Rachel Starkey | Transformation Textiles – From the feed-back of this great day with BCW, Transformation Textiles made these resources available on a FREE MHM mobile app, so that anyone anywhere could down-load these same resources and re-create their own mini-MHM festival. We were invited by IsraAID to teach refugee women in the Kakuma Refugee camp the same material. As expected, these women adapted, improved upon our materials and made it their own.

Camilla Wirseen, founder of The Cup Foundation and co-founder of a sanitation solution called Peepoo. The Cup Foundation works with trainers who are almost peers to the girls they train. They are all young women, 20-30 years old who have shared similar challenges to the girls they train and grown up in similar environments. We also include the environment surrounding the girls. We train boys aged 13-16 years in schools, parents, teachers and elders (informal leaders) to fight the taboo, and in support of the girls.

Aditi Gupta talks about taboos and silences regarding MHM in India and her Comic “Menstrupedia” in her TED talk on “A taboo-free way to talk about periods”

WSSCC’s first 2017 Webinar session : Inadequate Sanitation and Stress

WSSCC’s first 2017 Webinar session : Inadequate Sanitation and Stress. WSSCC, April 4, 2017.

The hour-long discussion centred around a presentation on the sanitation-related stress experienced by women in the state of Odisha in India.

Globally, about 2.4 billion people have inadequate access to sanitation facilities and one billion people practice open defecation. In India, about 300 million women and girls have no choice but to defecate in the open. WSSCC-Logo.png

According to the World Health Organization (WHO) and the United Nations Children’s Emergency Fund (UNICEF), the biomedical impacts of poor sanitation access have received considerable attention. However, there remains limited understanding of the psychological and social impacts of inadequate sanitation for women and girls.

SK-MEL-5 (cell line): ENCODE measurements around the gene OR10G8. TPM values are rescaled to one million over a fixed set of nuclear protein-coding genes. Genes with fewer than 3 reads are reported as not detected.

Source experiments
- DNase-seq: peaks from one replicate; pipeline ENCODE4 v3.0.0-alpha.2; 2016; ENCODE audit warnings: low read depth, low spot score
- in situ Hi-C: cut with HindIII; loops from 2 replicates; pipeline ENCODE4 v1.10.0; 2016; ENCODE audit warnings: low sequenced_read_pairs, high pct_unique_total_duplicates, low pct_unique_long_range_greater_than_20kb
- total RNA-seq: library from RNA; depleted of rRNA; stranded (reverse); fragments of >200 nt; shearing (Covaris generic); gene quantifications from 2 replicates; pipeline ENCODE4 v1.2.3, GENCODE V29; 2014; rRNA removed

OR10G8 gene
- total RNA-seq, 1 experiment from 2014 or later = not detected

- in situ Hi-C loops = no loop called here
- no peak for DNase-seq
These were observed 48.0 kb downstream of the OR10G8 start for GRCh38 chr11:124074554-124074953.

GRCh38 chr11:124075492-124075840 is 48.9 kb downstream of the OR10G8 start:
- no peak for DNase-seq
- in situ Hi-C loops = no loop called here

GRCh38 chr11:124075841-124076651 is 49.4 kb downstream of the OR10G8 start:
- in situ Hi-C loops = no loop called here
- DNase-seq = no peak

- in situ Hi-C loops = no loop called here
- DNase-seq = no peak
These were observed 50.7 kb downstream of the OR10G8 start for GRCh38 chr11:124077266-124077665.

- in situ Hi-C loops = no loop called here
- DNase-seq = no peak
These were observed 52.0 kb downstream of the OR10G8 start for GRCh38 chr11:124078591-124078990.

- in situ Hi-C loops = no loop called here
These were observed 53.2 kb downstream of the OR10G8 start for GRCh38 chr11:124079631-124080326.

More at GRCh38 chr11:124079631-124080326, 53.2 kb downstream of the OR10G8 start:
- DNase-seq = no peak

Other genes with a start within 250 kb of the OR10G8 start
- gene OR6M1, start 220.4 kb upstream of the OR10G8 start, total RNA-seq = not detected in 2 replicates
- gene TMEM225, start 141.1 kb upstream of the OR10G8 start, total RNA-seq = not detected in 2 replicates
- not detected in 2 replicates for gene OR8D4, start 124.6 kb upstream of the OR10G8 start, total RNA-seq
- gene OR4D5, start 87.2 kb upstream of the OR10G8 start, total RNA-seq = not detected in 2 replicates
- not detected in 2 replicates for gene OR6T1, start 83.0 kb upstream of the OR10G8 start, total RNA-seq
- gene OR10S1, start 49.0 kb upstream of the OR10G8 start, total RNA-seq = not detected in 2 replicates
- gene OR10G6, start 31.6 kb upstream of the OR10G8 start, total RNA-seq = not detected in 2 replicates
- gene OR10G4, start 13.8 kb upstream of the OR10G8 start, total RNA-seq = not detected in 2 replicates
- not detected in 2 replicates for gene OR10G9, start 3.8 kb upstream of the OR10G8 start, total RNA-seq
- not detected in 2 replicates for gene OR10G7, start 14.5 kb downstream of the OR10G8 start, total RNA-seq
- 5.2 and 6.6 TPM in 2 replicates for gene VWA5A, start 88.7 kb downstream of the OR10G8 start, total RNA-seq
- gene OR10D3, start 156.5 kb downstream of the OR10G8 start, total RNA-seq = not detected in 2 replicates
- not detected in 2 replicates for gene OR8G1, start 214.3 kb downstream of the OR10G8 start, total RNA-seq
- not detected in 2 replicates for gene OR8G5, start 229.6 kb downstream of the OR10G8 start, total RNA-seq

In March, WSSCC kicked off its 2017 webinar series, with a session dedicated to exploring the psycho social stress related to poor sanitation that adversely affect the lives of women and girls. The discussion was based on a WSSCC study,  Sanitation-related psychosocial stressors during routine sanitation practices among women, which looks into  the practices of adolescent, newly married, pregnant and adult women in urban and rural settings, and in indigenous communities, in the state of Odisha in India.

Dr. Kathleen O’Reilly, Associate Professor at Texas A&M University presented the findings with the study’s researcher Dr. Krushna Chandra Sahoo from the Asian Institute of Public Health. The session was moderated by Archana Patkar, Head of Policy at WSSCC.

Read the complete article.

 

Webinar – Involving The Private Sector In Increasing Access To Basic Sanitation In Bihar And Abidjan

Webinar – Involving The Private Sector In Increasing Access To Basic Sanitation In Bihar And Abidjan 

Wednesday, 12 April 2017 | 3 – 4 pm GMT | 11 am – 12 noon Eastern Time

About our market-based models: